Bad judgement taints achievement

Bryce Bencivengo

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Poor sportsmanship smears even the most incredible of athletic accomplishments.

Few will remember the improbable comeback Kim Clijsters validated when she beat Serena Williams in straight sets in the semifinals of the United States Open. Instead, it will be remembered for the absurdly inappropriate outburst directed at a linesperson that ultimately ended the match.

Every sports fan can name the University of Oregon player that threw a haymaker at an opponent. But how many can name the Boise State quarterback whose coming out party was ruined by that haymaker?

These are just two of the unseemly displays sports have seen recently.

LaGarrette Blount’s punch seen around the world in one of college football’s opening games marred the hugely anticipated start of the 2009 season. This game marked the start of what could be an incredible season for “mid-major” schools, and yet few will remember this key victory without remembering the black-eye Blount dealt himself, his team and his sport.

Blount’s incredible actions following his team’s loss did not just end with a single punch. He also took a swing at his own teammate, and then as he left the stadium and was heckled by fans, he had to be restrained from attacking Boise State fans.

The punch, clearly the most viewed part of the miserable display, was not the worst. The sustained inappropriate reaction to what was going on around him is what ended his season and most likely his football career. Players have moments of bad judgment because they get caught up in the emotion of the situation.

This is not what happened to Blount. He completely lost control, and his true colors were on display for all to see. He paid dearly for it and will continue to.

The University of Oregon dealt swift and decisive repercussions for Blount’s actions. The team suspended him for the entire season. This action, while pressured by the Pacific 10 conference and the media as a whole, was an appropriate step to let other student-athletes know that there are consequences when you lose control.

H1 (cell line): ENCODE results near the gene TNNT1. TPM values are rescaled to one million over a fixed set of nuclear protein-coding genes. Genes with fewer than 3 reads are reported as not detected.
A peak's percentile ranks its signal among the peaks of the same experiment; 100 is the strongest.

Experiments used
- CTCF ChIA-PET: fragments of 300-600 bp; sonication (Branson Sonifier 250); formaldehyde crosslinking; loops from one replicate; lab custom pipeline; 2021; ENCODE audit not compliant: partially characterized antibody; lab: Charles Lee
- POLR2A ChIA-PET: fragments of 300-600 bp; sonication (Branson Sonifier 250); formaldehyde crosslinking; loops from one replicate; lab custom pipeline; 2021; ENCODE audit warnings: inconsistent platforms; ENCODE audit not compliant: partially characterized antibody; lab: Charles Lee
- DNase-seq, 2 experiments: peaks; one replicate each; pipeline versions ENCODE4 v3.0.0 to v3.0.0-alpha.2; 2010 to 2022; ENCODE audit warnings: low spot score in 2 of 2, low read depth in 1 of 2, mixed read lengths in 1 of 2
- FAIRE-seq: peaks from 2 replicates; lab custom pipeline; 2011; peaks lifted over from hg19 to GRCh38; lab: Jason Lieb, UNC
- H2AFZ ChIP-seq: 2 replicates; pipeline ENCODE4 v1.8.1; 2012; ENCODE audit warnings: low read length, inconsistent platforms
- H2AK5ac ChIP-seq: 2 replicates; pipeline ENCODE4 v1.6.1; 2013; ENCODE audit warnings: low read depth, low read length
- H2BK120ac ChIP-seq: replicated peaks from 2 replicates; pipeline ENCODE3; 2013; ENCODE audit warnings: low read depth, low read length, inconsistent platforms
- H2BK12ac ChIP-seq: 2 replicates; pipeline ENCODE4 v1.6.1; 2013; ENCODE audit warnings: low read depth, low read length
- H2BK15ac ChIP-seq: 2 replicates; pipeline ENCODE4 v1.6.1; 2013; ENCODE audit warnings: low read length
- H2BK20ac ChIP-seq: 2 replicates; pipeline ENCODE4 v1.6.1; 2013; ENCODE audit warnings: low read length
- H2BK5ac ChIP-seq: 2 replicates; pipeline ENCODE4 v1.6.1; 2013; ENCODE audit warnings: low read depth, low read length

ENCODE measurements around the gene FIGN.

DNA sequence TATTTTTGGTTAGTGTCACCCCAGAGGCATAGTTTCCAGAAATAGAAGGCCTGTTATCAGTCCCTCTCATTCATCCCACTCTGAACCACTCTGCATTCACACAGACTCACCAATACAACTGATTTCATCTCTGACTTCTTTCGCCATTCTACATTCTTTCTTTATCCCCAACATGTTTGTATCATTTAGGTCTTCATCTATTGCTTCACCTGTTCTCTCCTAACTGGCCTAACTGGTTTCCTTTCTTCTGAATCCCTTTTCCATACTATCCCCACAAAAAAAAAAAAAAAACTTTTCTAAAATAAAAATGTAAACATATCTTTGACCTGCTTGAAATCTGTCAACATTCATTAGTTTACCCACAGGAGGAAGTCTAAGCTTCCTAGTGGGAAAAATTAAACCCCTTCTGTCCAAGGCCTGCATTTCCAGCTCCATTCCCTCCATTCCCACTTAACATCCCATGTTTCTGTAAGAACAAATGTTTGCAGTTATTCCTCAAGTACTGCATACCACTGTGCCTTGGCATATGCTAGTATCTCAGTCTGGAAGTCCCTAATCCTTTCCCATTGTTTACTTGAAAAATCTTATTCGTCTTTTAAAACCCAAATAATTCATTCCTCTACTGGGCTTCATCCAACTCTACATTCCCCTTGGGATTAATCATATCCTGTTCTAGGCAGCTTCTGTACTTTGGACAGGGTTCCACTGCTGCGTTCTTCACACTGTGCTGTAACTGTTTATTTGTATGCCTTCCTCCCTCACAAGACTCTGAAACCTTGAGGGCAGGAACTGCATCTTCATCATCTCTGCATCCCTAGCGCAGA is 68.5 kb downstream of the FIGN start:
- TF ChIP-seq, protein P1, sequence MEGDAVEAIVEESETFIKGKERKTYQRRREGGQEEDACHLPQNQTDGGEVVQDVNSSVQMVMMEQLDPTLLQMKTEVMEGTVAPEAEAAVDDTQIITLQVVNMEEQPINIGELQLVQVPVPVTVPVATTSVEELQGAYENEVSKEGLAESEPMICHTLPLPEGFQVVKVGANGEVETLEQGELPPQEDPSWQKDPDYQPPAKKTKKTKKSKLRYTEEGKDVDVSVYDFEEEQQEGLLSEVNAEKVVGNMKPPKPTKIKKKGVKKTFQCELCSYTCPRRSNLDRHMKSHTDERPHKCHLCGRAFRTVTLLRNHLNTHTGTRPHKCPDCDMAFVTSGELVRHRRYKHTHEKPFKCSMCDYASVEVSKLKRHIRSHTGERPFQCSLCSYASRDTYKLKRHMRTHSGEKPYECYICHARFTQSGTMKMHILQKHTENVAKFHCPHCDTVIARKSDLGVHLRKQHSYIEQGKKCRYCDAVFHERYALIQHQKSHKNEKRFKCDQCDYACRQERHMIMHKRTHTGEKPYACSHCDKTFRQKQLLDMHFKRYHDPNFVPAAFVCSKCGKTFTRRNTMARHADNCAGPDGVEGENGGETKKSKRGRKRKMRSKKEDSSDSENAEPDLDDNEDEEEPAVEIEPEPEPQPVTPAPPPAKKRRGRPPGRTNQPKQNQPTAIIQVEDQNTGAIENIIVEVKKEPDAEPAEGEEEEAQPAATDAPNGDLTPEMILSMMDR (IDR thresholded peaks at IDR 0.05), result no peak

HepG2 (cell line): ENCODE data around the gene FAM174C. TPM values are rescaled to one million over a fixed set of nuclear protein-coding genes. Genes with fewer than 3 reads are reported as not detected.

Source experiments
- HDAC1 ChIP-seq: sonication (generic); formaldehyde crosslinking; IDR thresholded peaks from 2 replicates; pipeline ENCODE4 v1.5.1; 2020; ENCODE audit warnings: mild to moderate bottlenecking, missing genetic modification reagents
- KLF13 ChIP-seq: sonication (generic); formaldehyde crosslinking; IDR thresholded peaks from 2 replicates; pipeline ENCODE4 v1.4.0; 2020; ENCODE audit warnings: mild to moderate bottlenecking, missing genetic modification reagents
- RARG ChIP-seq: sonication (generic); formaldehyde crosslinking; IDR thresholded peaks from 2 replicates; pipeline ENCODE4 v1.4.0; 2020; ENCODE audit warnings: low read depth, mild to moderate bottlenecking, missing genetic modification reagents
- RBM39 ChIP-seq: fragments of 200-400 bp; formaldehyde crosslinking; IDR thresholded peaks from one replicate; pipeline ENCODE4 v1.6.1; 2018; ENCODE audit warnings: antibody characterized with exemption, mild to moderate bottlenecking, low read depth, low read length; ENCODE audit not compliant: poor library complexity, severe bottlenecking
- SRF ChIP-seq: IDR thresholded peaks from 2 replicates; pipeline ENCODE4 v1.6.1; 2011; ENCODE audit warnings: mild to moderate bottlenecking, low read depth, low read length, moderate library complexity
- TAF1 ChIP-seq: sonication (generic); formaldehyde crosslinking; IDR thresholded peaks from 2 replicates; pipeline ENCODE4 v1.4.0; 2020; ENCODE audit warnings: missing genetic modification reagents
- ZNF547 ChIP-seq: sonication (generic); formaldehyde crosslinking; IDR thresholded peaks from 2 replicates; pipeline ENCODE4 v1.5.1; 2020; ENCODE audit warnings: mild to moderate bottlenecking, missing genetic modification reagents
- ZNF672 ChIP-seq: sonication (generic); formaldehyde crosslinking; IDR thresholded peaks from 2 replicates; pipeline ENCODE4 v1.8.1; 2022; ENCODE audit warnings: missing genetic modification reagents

Unfortunately, the same cannot be said for Williams.

Williams’ loss of control cost her only $10,000, just under three percent of what she won in the tournament for being a semifinalist in the singles draw.

This is hardly a deterrent for her profanity-laced tirade on a linesperson that disgusted fans at the highly anticipated match.

“I swear to God I feel like taking this ball and shoving it down your [expletive] throat, you hear that? I swear to God,” Williams said to the line judge.

More than that, Williams approached her and made visibly threatening gestures.

She then walked away and came back for more. Referee abuse is unacceptable by players, coaches and fans. The United States Tennis Association had the opportunity to show its referees and especially the players that outburst would not be tolerated. Instead they produced a pathetic fine that hardly deters.

In Williams’ post match interview she showed little remorse for her tantrum.

“An apology? From me? Well, how many people yell at lines people?” Williams said.

Her lack of remorse should be a clear red flag to the USTA that there needs to be serious penalties for this type of behavior. Unfortunately, it appears Williams has little problem with brandishing her racquet and swearing at a referee and the USTA has little problem with it as well. While she was given a point penalty, and did later issue an apology, she came across as less than remorseful.

Athletes need to know that when the cameras and microphones are on, there is little that will be missed because millions are watching. These outbursts blemish the events and become the headlines. They hurt those who truly should’ve been the headlines, like the Boise State team and Clijsters.

The Hilltop Views’ column, ‘Bench Warming,’ appears every other week in the sports section and is written by Co-Editor-In-Chief Bryce Bencivengo.